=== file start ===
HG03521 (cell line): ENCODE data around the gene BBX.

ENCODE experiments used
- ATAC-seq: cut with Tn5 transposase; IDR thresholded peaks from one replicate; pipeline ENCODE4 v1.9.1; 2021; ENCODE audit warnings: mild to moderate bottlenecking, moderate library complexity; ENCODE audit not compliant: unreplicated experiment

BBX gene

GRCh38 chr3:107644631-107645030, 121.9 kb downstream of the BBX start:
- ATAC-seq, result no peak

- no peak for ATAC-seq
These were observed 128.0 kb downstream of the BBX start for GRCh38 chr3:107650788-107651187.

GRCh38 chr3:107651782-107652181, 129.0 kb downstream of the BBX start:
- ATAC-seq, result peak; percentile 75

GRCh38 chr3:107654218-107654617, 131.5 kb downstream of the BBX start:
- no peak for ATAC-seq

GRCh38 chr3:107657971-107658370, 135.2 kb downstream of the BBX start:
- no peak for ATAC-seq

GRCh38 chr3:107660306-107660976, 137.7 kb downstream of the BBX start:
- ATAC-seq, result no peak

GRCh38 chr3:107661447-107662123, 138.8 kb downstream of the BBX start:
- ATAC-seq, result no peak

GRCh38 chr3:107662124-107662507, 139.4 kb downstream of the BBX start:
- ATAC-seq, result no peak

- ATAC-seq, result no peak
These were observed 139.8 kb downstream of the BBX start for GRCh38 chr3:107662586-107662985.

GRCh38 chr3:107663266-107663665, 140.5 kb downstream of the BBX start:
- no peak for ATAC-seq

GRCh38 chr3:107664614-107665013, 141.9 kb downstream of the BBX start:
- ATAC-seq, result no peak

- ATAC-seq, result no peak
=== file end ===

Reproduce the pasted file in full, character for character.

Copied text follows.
HG03521 (cell line): ENCODE data around the gene BBX.

ENCODE experiments used
- ATAC-seq: cut with Tn5 transposase; IDR thresholded peaks from one replicate; pipeline ENCODE4 v1.9.1; 2021; ENCODE audit warnings: mild to moderate bottlenecking, moderate library complexity; ENCODE audit not compliant: unreplicated experiment

BBX gene

GRCh38 chr3:107644631-107645030, 121.9 kb downstream of the BBX start:
- ATAC-seq, result no peak

- no peak for ATAC-seq
These were observed 128.0 kb downstream of the BBX start for GRCh38 chr3:107650788-107651187.

GRCh38 chr3:107651782-107652181, 129.0 kb downstream of the BBX start:
- ATAC-seq, result peak; percentile 75

GRCh38 chr3:107654218-107654617, 131.5 kb downstream of the BBX start:
- no peak for ATAC-seq

GRCh38 chr3:107657971-107658370, 135.2 kb downstream of the BBX start:
- no peak for ATAC-seq

GRCh38 chr3:107660306-107660976, 137.7 kb downstream of the BBX start:
- ATAC-seq, result no peak

GRCh38 chr3:107661447-107662123, 138.8 kb downstream of the BBX start:
- ATAC-seq, result no peak

GRCh38 chr3:107662124-107662507, 139.4 kb downstream of the BBX start:
- ATAC-seq, result no peak

- ATAC-seq, result no peak
These were observed 139.8 kb downstream of the BBX start for GRCh38 chr3:107662586-107662985.

GRCh38 chr3:107663266-107663665, 140.5 kb downstream of the BBX start:
- no peak for ATAC-seq

GRCh38 chr3:107664614-107665013, 141.9 kb downstream of the BBX start:
- ATAC-seq, result no peak

- ATAC-seq, result no peak